I WAS SURPRISED was surprised by how much the recent death of Princess Diana affected me. I never took much interest in royal affairs, except to mildly disapprove of them. But her untimely death seemed tragic. She was special to many, yet death took her cruelly. It was as if Kali, the spirit of the modern age, was saying, "Don't forget that at any moment I can pluck even your most exalted heroine and destroy her utterly!" It was an omen, a warning to our materialistic society. A warning to change, but one which few will seriously heed.
To understand the misery of birth, death, old age and disease, says Krsna, is part of knowledge. Diana, the most admired woman in the world, could not find happiness and suffered a cruel and unexpected death. If even she could not escape, what hope is there for ordinary people? In the days following her death, ordinary people in Britain poured out their grief on an unprecedented scale. Despite my own belief in reincarnation and in the grace of God, I too felt part of this. I mingled with the crowds massing in the park around her home in Kensington Palace on the eve of her funeral. The mood was not of hysteria or depression, but of caring about her and what she seemed to stand for. Although Diana in many ways paid the price of her own ambition, she was said by her confessor, the Archbishop of Canterbury, to have had a personal faith in God, and she spent much of her time in helping others. She had been regularly seen lighting candles at a Catholic shrine near her home. Now, in the gathering twilight, candles flickered everywhere under the trees outside her house in her own memory.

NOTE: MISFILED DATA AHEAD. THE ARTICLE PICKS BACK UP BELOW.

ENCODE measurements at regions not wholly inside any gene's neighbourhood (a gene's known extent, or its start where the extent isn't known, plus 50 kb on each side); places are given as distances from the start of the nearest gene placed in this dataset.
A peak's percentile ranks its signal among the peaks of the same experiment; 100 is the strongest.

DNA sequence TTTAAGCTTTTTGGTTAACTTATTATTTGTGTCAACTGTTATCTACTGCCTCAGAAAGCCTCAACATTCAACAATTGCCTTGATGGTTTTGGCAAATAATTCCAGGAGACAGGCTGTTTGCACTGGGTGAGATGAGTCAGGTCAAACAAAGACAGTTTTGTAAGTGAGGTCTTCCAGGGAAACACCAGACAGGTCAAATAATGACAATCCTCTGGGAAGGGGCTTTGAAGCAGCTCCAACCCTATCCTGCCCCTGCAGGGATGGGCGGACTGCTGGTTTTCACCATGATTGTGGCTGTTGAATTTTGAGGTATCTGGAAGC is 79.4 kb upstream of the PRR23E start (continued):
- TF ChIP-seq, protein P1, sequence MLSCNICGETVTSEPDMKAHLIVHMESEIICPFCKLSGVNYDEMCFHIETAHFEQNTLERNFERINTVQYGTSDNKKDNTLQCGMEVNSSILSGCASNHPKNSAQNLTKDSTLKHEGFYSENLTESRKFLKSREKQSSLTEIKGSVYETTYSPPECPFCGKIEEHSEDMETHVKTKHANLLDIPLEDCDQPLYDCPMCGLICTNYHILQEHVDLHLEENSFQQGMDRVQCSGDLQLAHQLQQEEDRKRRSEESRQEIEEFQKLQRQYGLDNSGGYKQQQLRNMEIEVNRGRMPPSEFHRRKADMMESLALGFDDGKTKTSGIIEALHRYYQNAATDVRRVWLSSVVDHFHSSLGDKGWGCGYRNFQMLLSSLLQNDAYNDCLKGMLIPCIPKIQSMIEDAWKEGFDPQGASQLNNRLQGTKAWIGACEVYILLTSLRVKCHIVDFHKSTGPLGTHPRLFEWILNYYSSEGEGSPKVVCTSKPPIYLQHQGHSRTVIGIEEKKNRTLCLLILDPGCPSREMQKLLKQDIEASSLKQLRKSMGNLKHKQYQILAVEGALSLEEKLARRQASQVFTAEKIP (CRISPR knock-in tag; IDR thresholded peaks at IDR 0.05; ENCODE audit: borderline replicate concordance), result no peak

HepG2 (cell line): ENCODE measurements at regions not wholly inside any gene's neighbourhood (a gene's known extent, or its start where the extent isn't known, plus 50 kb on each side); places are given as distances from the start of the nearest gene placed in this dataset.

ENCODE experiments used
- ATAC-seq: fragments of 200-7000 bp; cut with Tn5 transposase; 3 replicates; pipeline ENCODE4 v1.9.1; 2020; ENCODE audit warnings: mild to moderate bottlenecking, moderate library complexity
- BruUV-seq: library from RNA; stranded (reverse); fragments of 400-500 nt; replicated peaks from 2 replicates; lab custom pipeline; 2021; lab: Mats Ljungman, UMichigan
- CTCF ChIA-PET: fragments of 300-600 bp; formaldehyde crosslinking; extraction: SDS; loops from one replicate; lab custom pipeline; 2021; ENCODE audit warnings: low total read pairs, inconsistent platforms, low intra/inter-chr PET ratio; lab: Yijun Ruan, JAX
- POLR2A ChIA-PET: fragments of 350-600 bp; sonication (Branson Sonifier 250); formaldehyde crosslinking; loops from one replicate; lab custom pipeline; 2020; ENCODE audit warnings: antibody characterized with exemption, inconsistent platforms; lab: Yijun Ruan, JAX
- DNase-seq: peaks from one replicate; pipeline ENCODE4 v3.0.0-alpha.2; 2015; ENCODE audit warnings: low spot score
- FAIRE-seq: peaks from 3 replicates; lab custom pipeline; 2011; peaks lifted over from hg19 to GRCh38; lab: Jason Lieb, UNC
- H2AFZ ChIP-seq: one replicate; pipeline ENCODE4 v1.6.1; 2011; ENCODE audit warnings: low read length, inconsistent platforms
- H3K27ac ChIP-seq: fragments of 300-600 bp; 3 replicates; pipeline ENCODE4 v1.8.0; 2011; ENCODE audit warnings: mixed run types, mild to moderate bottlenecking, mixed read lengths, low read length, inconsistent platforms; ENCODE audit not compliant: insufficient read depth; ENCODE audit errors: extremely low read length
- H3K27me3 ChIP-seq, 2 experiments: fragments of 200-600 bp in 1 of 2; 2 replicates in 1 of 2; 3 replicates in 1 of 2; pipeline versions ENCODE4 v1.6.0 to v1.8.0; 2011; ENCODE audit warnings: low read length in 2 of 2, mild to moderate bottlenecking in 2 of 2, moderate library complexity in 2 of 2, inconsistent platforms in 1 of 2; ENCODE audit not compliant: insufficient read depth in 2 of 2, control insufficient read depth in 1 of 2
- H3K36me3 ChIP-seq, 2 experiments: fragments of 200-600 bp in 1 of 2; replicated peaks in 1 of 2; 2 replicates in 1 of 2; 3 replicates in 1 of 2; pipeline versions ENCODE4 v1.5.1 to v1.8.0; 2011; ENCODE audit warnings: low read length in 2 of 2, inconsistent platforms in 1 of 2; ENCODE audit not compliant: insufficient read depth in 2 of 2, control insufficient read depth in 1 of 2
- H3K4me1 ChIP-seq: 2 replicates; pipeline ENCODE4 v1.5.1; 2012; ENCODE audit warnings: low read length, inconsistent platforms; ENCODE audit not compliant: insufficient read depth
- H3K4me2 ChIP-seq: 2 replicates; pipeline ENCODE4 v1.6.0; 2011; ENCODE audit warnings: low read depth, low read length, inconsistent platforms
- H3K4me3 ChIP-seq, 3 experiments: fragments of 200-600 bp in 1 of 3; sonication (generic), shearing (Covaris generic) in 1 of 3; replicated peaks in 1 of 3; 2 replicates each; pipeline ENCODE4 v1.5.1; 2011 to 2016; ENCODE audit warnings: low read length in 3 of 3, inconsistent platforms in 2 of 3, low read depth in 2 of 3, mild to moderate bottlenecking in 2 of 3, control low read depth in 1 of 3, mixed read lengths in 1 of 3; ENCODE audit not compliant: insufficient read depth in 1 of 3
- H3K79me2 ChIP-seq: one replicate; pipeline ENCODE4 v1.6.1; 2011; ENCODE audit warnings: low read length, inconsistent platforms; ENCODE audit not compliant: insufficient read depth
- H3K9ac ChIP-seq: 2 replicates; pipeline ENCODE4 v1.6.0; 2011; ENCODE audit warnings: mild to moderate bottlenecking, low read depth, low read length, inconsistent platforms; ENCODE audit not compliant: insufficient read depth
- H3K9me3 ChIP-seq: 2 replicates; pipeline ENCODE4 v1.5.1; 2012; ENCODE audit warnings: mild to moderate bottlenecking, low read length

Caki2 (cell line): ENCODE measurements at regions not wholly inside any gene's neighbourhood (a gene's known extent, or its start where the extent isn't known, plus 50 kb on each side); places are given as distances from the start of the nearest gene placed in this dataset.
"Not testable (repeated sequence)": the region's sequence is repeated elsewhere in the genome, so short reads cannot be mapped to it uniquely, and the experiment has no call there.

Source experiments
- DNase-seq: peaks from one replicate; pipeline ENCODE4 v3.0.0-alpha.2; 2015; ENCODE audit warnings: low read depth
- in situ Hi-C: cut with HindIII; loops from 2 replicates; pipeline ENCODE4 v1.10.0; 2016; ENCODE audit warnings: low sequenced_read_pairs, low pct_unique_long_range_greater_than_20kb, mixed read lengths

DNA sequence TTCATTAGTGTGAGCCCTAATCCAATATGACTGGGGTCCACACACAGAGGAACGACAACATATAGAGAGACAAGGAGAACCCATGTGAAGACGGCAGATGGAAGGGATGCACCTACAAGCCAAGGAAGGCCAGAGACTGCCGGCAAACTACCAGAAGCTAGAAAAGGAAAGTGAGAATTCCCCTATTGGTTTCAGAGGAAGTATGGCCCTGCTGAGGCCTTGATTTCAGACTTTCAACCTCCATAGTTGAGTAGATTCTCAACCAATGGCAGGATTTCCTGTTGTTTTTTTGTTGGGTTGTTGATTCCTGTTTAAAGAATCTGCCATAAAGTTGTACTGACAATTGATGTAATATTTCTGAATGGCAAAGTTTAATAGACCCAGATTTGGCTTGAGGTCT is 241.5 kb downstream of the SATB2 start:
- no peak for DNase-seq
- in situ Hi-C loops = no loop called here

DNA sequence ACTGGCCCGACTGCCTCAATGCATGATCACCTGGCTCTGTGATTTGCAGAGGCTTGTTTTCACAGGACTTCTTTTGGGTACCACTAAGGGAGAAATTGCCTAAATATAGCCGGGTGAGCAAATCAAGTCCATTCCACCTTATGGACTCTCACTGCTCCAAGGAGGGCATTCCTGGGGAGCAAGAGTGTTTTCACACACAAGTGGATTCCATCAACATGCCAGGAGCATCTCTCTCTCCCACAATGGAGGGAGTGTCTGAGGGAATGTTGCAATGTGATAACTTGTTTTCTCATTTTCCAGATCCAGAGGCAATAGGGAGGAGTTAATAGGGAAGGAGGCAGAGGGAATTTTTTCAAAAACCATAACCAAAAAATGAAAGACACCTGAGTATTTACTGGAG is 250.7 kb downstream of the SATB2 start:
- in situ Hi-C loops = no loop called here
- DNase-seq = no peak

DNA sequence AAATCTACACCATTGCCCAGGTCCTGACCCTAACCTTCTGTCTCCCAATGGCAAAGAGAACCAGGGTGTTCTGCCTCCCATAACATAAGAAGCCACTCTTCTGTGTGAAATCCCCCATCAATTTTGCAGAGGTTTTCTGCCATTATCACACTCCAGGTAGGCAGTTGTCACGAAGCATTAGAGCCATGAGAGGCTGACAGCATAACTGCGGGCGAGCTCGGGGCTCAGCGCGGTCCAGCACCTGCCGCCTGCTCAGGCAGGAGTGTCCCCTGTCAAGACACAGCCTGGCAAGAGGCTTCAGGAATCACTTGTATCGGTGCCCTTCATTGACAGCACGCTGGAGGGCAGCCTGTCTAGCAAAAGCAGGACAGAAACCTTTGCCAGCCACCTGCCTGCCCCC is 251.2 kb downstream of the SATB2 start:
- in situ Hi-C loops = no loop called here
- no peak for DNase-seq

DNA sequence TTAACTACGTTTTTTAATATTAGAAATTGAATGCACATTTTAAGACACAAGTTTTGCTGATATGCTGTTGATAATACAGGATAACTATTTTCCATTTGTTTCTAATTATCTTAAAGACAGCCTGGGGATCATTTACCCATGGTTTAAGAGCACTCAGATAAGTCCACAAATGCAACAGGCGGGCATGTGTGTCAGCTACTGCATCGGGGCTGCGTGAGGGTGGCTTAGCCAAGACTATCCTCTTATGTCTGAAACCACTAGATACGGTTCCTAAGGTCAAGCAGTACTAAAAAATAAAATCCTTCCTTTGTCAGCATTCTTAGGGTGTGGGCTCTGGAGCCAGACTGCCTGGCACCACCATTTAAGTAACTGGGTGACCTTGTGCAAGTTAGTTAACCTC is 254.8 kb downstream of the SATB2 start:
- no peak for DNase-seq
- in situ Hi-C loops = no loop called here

It was as if, during those extraordinary days of early September, the ordinary people of Britain discovered how much they really cared about something transcending their own lives. Most of the messages of condolence I saw piled up in their thousands among the acres of flower bouquets around Kensington Palace expressed a belief in an afterlife, in heaven, or in God. They assumed that Diana lived on in some other dimension. This expression of faith did not belong to any single religion; it was something common to all. It showed that in times of trouble or dismay, the universal instincts of the soul rise to the surface.
But how are those who have chosen a religious path to view such mass sentiment? After all, Jesus once said, "Let the dead bury their own dead," and Krsna said that the wise do not lament for either the living or the dead. On one level, Krsna consciousness has nothing to do with the illusion of material life. But on another level, as long as we are living in the world of birth and death we cannot remain completely untouched by bereavement.
People gathered in churches across Britain to mourn Diana, their attention focused via television screens on Westminster Abbey, besieged by a million mourners on the day of her funeral. The Prime Minister, reading in the abbey, addressed to the nation St. Paul's famous words to the Corinthians: "If I have the gift of prophecy and can fathom all mysteries and all knowledge, and if I have a faith that can move mountains, but I have not love, I am nothing." These uncompromising words were a stark reminder of the fragility of materialism. They reminded me of the words of Srimad-Bhagavatam: "One may be adept at mystic yoga or at working to maintain his family, but if he has not love for God he has no good qualities."
May those of us who felt touched by the life of Diana strive toward that love for God in whatever time may still be ours.